I started the day with my paleomagician’s hat on, sitting in on a session looking at the long term behaviour of the Earth’s dynamo. Changes in the strength and reversal frequency of the Earth’s magnetic field give a unique insight into what’s going on deep within the Earth – where the field is generated – far back in Earth history. Opening speaker John Tarduno probably went the farthest back: he has developed some extremely impressive kit to analyse magnetic grains enclosed in single quartz and plagioclase crystals. This has enabled him to measure the intensity of the Earth’s magnetic field as far back as three and half billion years ago, which indicate a field somewhere between 50 and 100% of the strength of the current field. However, there was a stronger solar wind emanating from the sun back then, so the magnetopause – the ‘edge’ of the geomagnetic field’s protective influence – was probably much closer to the edge of the Earth’s atmosphere. Tarduno argued that this would have meant significant loss of water from the early Earth as the atmosphere got sloughed off during solar storm events, meaning that Earth was either much more initially water rich than we thought, or cometary impacts supplied more water later. I was also intrigued by recent modelling of the geodynamo that predicts that even earlier in Earth history, there was no dipole field at all: Tarduno hopes to test this by analysing the ancient zircons in the Jack Hills conglomerate.
Several other talks in this session looked at magnetic superchrons – periods of Earth’s history where the Earth’s magnetic field is stuck in the same polarity for tens of millions of years without reversing. Studies of the most recent superchron, between 120 and 83 million years ago, indicate that, compared to periods when the field is reversing more rapidly, other properties of the field change too: it is stronger during superchrons, and the patterns of secular variation (drift of the magnetic pole around the Earth’s rotation axis, or true north) are different. Work is being done to check if other superchrons share the same characteristics, and so far it seems they do. The other big mystery is the apparently rapid transition between periods of frequent reversals and superchrons. Andy Biggin reported on the latest modelling which indicates that reversal frequency is highly dependent on equatorial heat flow at the core mantle boundary, with higher heat flow leading to faster reversals. He then went on to link the abrupt start of a superchron with an episode of True Polar Wander (movement of the whole solid Earth relative to the axis of rotation, driven by density imbalances): a provocative idea, even if I’m generally suspicious of invoking large amounts of TPW to explain dramatic changes when it has proven rather difficult to definitively prove it happens at all.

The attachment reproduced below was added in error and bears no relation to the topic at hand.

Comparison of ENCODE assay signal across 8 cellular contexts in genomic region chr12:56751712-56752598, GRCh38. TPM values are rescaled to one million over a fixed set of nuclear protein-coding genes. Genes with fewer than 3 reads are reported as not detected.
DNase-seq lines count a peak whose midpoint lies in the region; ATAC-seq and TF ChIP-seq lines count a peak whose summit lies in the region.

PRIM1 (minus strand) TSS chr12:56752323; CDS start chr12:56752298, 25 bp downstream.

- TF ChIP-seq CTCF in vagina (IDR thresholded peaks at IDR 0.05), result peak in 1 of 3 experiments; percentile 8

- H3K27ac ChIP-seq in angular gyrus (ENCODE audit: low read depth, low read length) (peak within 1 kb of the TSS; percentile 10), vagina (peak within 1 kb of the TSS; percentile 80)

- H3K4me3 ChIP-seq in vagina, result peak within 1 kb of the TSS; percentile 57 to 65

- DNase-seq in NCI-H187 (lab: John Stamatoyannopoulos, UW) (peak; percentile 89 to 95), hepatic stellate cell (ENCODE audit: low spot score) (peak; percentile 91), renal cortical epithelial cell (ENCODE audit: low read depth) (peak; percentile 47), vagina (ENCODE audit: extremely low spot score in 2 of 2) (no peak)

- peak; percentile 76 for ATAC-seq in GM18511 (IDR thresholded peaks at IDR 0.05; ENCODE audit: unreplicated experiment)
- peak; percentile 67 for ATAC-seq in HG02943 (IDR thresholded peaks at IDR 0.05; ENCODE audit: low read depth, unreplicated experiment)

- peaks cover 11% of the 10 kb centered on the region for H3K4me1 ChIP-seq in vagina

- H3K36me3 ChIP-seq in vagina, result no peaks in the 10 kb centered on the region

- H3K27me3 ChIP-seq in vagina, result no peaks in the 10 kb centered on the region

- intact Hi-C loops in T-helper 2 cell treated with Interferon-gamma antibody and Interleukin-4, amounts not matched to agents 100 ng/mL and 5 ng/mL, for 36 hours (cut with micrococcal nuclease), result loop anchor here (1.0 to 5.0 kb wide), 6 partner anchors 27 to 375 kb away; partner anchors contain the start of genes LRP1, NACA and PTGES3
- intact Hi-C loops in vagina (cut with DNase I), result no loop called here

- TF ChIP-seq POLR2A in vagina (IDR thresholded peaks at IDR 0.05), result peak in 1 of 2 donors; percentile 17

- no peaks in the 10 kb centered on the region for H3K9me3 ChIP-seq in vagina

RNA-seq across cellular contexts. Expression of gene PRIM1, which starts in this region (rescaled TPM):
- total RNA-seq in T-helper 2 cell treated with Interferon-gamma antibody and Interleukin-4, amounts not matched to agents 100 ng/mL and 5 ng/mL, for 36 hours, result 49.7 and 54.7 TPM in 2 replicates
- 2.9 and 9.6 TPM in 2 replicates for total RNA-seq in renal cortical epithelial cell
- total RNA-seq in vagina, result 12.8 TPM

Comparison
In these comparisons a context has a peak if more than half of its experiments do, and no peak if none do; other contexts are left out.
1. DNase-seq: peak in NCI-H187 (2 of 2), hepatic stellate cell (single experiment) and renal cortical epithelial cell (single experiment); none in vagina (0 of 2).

After that interesting session, I changed into my tectonic cap and sat in on a couple of sessions looking at the deformation associated with subduction. Some talks emphasised how lateral segmentation of the megathrusts on subduction zones is a very fluid thing. One particularly good example of this is the Sunda megathrust that generated the extremely destructive 2004 Boxing Day earthquake and tsunami: using historical records and uplift and subsidence recorded by corals, Belle Philibosian showed that each of the four rupture sequences in last 1000yrs is unique, with different segments of the megathrust rupturing singly or together in each one, and even the patterns of subsidence between the earthquake sequences being very different. In another interesting talk, Kevin Furlong argued that, in contrast to the standard conceptual model of how strain builds up across the plate interface between earthquakes, which assumes that it is mostly taken up by convergence and uplift in the overriding plate, is an oversimplification. This pattern is only one of a range of possibilities, that only occurs when the overriding plate is weaker than the subducting plate; if the situation was reversed, then most interseismic strain may actually accumulate in the slab instead. He provided some good examples that suggested that real-world subduction zones mostly fall on a continuum between these two extremes.
There were also a lot of new insights into how the structure of the plate entering the subduction zone effects things like the occurrence and frequency of great earthquakes, deformation in the overriding plate, and even the style of volcanism in the back arc. This is of particular interest to me due to my studies of the subduction margin off the East Coast of New Zealand, where the changing thickness of the subducting Pacific is an important control on how the coast there is deforming. Perhaps the most interesting insight is that sections of the megathrust where the plate entering the trench is rough, due to lots of volcanic seamounts or faulting, do not generate great (larger than magnitude 8) earthquakes, whilst smoother areas with fewer seamounts and/or faults next door do. I found this rather counterintuitive at first, since you might expect a rougher interface to be stronger, but it seems that having lots of strong ‘asperities’ close to each other prevents any one rupture from growing too large. There was also lots of interesting data from Alaska and the Aleutian trench, and I had a lot of fun learning about the complex tectonic evolution of this area.
All in all, a stimulating first day. Tomorrow, I will be braving the poster hall vortex, before an afternoon of pontificating about social media (I am talking about Twitter in session PA23B – Facebook, Twitter, Blogs: Science Communication Gone Social—The Social Media 101) and blogging in a panel discussion. Plus, there are plans afoot for a gathering of the great and good of the geoblog(and tweet)-osphere. The current plan is to meet at around 8.30 in Johnny Foley’s, which is here. The more the merrier!